Dems charge federal contracting rife with abuse

Troubled contracts account for $746b, Lockheed alone earns $25b from government, and corruption is rife, Democratic report says.
Written by ZDNet UK, Contributor on
Democrats are charging that federal procurements are out of control, fueld by mismanagement and corruption, WashingtonTechnology reports. A report prepared for Rep. Harvey Waxman, senior Democrat on the House Government Reform committee, identified 118 problematic contracts collectively worth $746 billion. The contracts had significant overcharges, wasteful spending and management. A few of the worst cases:
  • $10 billion to Accenture Ltd. and partners for the U.S. Visitor and Immigrant Status Technology;
  • $292 million to Aegis Defence Services Ltd., for Iraq reconstruction services;
  • $40 million to Akima Site Operations LLC for portable classrooms for post-Katrina Mississippi classrooms.

The report complains that the largest federal contractor, Lockheed Martin Corp., earned $25 billion in government payments in 2005—an amount larger than the combined budgets of the departments of Commerce and the Interior, the Small Business Administration and Congress combined. The fastest growing federal contractor between 2000 and 2005 was Halliburton Co., whose procurement revenues increased from $763 million in 2000 to nearly $6 billion in 2005. As is well known, Vice President Dick Cheney chaired Halliburton before taking office.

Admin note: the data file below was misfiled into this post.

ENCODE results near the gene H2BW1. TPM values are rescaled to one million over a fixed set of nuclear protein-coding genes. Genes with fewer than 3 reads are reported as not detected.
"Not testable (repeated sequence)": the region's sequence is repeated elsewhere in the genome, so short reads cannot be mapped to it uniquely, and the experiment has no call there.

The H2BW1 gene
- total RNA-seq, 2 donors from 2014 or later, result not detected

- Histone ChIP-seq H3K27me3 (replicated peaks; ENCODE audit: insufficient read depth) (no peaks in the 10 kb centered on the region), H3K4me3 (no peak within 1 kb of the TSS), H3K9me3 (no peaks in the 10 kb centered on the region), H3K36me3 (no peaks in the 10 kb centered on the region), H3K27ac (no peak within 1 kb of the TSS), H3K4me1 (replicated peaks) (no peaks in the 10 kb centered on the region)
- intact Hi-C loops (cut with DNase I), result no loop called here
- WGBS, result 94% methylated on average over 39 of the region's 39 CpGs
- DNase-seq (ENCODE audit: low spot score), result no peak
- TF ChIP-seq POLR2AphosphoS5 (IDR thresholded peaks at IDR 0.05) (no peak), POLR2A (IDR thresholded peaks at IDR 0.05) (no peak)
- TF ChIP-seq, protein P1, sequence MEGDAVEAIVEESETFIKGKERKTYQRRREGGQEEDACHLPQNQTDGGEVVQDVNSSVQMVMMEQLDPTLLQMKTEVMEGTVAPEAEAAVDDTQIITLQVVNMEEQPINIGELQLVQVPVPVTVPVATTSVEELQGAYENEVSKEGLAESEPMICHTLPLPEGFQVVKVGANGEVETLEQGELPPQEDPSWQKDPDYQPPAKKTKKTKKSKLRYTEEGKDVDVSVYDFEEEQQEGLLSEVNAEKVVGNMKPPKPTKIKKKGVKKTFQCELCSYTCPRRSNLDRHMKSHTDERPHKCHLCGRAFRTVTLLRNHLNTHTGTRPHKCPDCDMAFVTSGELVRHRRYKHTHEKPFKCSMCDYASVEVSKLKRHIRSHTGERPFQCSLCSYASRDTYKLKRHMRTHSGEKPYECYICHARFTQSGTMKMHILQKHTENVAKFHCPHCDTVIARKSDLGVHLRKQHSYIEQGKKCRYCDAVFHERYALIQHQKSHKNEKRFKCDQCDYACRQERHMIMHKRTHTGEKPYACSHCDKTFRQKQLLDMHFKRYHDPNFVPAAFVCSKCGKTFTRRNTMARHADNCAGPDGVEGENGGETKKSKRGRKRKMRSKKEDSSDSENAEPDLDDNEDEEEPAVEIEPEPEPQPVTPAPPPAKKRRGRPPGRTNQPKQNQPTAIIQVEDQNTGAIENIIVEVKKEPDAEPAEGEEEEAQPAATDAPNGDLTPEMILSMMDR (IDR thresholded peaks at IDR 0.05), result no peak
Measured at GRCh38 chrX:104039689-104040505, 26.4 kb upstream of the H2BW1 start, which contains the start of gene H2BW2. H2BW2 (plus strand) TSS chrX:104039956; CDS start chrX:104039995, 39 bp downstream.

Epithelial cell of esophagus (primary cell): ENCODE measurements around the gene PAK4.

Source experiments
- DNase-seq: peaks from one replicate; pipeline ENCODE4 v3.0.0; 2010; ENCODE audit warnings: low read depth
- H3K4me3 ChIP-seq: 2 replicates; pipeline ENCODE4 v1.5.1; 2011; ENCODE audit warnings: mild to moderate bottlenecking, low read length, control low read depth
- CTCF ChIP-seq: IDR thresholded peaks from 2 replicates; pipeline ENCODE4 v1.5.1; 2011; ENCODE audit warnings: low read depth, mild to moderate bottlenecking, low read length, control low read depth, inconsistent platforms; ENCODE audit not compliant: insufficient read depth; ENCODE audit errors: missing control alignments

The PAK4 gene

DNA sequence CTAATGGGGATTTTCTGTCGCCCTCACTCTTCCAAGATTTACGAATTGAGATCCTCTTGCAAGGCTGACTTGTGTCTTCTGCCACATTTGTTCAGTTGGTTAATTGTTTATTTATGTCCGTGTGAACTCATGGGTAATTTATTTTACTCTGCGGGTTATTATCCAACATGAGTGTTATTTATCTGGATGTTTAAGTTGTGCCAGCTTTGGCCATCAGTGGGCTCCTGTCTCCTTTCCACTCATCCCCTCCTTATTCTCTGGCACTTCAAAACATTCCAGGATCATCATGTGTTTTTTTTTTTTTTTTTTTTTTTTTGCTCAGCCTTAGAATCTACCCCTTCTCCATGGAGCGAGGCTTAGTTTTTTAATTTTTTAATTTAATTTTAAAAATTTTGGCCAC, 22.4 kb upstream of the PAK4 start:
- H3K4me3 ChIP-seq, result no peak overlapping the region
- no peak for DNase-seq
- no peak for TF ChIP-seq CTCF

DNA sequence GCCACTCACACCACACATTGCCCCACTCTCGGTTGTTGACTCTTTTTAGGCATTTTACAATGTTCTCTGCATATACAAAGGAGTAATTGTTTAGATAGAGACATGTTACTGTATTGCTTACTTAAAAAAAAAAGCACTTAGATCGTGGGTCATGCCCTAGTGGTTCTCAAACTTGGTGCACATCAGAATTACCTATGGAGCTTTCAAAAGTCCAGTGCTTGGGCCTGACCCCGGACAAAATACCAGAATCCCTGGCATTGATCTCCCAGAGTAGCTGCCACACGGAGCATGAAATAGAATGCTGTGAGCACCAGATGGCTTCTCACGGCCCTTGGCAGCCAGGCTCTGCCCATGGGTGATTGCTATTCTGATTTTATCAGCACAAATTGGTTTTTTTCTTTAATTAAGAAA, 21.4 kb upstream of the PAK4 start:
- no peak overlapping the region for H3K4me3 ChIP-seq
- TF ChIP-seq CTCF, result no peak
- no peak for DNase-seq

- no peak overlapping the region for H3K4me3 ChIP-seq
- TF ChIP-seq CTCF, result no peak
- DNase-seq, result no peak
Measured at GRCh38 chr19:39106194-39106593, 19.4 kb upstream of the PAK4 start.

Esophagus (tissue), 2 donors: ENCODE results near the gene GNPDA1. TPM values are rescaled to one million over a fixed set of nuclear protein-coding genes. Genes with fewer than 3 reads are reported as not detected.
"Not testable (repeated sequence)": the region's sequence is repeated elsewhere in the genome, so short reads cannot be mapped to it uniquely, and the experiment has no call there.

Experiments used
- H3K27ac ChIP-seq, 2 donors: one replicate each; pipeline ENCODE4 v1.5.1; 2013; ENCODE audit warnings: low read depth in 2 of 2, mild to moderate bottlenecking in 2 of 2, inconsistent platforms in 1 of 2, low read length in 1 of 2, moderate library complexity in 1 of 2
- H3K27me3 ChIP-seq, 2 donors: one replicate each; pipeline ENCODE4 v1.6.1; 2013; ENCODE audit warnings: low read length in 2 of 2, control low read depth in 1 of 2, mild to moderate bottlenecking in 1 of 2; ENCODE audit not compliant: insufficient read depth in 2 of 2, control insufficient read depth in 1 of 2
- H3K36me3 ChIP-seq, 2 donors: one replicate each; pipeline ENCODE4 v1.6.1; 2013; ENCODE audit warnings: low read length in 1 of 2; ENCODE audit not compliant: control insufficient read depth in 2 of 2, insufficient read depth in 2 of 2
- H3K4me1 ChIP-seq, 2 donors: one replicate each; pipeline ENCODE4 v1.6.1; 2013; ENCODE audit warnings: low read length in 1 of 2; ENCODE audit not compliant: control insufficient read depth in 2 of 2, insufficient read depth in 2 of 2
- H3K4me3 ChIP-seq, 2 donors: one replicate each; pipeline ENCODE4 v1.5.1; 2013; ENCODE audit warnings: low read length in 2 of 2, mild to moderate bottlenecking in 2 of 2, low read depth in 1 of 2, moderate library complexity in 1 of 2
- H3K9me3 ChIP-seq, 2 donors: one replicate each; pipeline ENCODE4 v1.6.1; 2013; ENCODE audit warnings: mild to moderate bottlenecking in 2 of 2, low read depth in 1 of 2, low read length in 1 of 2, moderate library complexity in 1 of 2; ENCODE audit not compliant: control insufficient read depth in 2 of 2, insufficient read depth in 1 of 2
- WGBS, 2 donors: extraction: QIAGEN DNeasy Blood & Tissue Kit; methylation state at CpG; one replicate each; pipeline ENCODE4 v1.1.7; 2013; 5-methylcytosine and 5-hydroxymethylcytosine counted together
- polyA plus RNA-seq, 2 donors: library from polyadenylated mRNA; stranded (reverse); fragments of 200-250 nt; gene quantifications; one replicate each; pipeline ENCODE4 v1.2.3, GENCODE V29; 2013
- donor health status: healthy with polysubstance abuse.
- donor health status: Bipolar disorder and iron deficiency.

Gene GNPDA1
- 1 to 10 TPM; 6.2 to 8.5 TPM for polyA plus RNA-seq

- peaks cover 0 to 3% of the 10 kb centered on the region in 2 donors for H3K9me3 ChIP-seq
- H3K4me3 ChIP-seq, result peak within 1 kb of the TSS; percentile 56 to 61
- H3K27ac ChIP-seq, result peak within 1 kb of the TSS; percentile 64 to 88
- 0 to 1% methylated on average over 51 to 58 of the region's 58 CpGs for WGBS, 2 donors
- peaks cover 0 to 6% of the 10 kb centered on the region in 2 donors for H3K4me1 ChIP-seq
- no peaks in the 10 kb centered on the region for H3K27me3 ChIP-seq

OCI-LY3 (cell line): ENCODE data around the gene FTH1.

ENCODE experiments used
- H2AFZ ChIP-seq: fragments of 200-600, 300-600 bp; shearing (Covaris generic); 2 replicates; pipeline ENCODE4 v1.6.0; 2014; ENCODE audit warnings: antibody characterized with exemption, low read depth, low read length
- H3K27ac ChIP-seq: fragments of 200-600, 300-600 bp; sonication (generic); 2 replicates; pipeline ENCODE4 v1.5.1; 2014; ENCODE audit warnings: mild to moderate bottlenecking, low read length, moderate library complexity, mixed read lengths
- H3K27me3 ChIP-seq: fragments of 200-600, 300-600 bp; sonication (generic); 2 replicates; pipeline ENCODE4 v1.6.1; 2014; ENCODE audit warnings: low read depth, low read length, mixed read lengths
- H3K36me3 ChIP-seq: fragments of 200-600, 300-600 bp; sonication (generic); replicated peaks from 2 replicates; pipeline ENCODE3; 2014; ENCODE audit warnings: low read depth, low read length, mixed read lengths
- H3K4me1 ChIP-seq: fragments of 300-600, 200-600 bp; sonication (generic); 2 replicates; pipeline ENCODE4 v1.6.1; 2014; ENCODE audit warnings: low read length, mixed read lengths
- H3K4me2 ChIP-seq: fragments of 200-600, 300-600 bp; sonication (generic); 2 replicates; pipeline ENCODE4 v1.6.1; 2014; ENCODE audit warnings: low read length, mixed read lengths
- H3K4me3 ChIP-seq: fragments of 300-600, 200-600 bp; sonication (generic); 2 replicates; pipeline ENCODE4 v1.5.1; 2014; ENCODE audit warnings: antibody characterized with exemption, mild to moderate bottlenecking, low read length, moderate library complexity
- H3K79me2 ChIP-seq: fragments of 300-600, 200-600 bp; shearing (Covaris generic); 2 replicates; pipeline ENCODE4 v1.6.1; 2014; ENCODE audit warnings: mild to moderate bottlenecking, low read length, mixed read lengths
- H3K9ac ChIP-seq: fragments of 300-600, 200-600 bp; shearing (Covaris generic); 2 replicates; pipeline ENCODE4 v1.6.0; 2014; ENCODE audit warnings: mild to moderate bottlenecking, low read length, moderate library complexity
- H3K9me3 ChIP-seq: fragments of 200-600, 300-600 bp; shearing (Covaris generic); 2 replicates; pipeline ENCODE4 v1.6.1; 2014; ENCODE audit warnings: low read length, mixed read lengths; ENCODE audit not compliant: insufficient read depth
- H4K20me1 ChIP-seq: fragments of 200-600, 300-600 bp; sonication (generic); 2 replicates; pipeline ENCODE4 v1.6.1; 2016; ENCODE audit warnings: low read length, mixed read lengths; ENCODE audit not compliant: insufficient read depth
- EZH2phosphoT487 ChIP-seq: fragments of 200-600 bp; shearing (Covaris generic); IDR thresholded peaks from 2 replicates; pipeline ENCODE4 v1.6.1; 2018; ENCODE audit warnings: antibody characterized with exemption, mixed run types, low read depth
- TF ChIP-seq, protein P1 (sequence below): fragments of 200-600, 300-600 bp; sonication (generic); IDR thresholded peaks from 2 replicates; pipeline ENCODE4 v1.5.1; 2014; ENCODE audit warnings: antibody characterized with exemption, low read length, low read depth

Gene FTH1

“Under President Bush, the federal government is now spending nearly 40 cents of every discretionary dollar on contracts with private companies—a record level,” the report states. Federal contracts have become the fastest-growing component of federal discretionary spending.

Furthermore, mismanagement in federal contracting is widespread, with increases in noncompetitive contracting, inadequate oversight, abuse of contracting flexibility and poor contract planning, the report states. For example, noncompetitive and sole source awards more than doubled, going from $68 billion to $145 billion from 2000 to 2005.

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